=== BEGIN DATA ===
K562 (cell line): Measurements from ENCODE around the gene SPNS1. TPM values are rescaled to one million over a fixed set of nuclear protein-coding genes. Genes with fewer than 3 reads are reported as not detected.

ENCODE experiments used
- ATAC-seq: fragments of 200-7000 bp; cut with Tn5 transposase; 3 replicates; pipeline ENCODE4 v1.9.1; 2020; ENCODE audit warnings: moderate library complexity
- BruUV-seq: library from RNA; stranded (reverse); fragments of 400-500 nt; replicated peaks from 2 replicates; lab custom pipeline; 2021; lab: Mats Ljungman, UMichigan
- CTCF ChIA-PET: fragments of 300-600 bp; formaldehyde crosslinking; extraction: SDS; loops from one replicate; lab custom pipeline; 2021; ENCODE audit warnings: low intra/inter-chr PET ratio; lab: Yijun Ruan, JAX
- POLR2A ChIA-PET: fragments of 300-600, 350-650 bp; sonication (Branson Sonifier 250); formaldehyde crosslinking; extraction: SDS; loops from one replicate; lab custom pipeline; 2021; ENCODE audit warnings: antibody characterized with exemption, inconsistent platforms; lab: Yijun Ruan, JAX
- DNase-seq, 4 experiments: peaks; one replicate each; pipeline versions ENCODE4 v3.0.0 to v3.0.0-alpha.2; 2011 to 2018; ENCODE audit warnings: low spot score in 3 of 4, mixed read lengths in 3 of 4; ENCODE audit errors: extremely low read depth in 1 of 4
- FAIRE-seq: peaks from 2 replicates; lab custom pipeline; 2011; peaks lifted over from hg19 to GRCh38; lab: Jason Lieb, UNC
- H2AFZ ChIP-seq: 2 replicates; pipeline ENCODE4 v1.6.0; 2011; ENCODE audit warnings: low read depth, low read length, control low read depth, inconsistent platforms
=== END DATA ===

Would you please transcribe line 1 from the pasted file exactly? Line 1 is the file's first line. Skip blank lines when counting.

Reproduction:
K562 (cell line): Measurements from ENCODE around the gene SPNS1. TPM values are rescaled to one million over a fixed set of nuclear protein-coding genes. Genes with fewer than 3 reads are reported as not detected.